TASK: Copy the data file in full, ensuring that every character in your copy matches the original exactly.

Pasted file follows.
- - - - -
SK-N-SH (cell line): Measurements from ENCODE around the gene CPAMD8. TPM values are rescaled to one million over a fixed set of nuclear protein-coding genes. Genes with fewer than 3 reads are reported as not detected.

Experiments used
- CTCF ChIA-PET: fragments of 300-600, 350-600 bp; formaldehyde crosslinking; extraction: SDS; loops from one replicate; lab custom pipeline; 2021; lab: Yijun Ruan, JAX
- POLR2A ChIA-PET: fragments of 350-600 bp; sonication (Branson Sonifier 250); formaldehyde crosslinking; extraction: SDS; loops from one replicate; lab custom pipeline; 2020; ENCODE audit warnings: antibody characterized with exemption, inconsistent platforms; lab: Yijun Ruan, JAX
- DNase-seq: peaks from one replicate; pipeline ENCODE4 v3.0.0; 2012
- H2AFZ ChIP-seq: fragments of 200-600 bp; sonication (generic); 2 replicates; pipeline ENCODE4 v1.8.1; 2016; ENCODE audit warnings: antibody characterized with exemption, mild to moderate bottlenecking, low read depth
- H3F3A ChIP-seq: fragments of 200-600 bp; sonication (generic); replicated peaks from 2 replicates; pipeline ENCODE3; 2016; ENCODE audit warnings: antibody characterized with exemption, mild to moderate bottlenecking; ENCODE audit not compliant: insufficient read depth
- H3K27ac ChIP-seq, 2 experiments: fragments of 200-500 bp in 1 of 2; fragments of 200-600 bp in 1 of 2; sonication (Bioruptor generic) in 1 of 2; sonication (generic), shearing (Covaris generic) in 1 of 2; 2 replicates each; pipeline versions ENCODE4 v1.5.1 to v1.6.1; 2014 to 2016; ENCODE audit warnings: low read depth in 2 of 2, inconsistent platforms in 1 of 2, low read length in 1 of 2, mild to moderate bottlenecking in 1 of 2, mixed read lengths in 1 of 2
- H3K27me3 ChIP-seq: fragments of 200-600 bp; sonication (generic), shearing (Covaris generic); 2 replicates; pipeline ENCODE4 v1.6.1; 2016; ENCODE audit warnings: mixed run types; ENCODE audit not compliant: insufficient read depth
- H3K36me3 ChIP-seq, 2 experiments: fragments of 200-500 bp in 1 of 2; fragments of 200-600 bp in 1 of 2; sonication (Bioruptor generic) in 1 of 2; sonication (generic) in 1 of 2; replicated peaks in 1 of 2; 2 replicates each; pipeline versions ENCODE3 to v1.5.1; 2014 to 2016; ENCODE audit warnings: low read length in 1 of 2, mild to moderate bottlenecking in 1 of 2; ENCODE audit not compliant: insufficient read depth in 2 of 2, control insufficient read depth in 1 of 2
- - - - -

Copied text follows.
SK-N-SH (cell line): Measurements from ENCODE around the gene CPAMD8. TPM values are rescaled to one million over a fixed set of nuclear protein-coding genes. Genes with fewer than 3 reads are reported as not detected.

Experiments used
- CTCF ChIA-PET: fragments of 300-600, 350-600 bp; formaldehyde crosslinking; extraction: SDS; loops from one replicate; lab custom pipeline; 2021; lab: Yijun Ruan, JAX
- POLR2A ChIA-PET: fragments of 350-600 bp; sonication (Branson Sonifier 250); formaldehyde crosslinking; extraction: SDS; loops from one replicate; lab custom pipeline; 2020; ENCODE audit warnings: antibody characterized with exemption, inconsistent platforms; lab: Yijun Ruan, JAX
- DNase-seq: peaks from one replicate; pipeline ENCODE4 v3.0.0; 2012
- H2AFZ ChIP-seq: fragments of 200-600 bp; sonication (generic); 2 replicates; pipeline ENCODE4 v1.8.1; 2016; ENCODE audit warnings: antibody characterized with exemption, mild to moderate bottlenecking, low read depth
- H3F3A ChIP-seq: fragments of 200-600 bp; sonication (generic); replicated peaks from 2 replicates; pipeline ENCODE3; 2016; ENCODE audit warnings: antibody characterized with exemption, mild to moderate bottlenecking; ENCODE audit not compliant: insufficient read depth
- H3K27ac ChIP-seq, 2 experiments: fragments of 200-500 bp in 1 of 2; fragments of 200-600 bp in 1 of 2; sonication (Bioruptor generic) in 1 of 2; sonication (generic), shearing (Covaris generic) in 1 of 2; 2 replicates each; pipeline versions ENCODE4 v1.5.1 to v1.6.1; 2014 to 2016; ENCODE audit warnings: low read depth in 2 of 2, inconsistent platforms in 1 of 2, low read length in 1 of 2, mild to moderate bottlenecking in 1 of 2, mixed read lengths in 1 of 2
- H3K27me3 ChIP-seq: fragments of 200-600 bp; sonication (generic), shearing (Covaris generic); 2 replicates; pipeline ENCODE4 v1.6.1; 2016; ENCODE audit warnings: mixed run types; ENCODE audit not compliant: insufficient read depth
- H3K36me3 ChIP-seq, 2 experiments: fragments of 200-500 bp in 1 of 2; fragments of 200-600 bp in 1 of 2; sonication (Bioruptor generic) in 1 of 2; sonication (generic) in 1 of 2; replicated peaks in 1 of 2; 2 replicates each; pipeline versions ENCODE3 to v1.5.1; 2014 to 2016; ENCODE audit warnings: low read length in 1 of 2, mild to moderate bottlenecking in 1 of 2; ENCODE audit not compliant: insufficient read depth in 2 of 2, control insufficient read depth in 1 of 2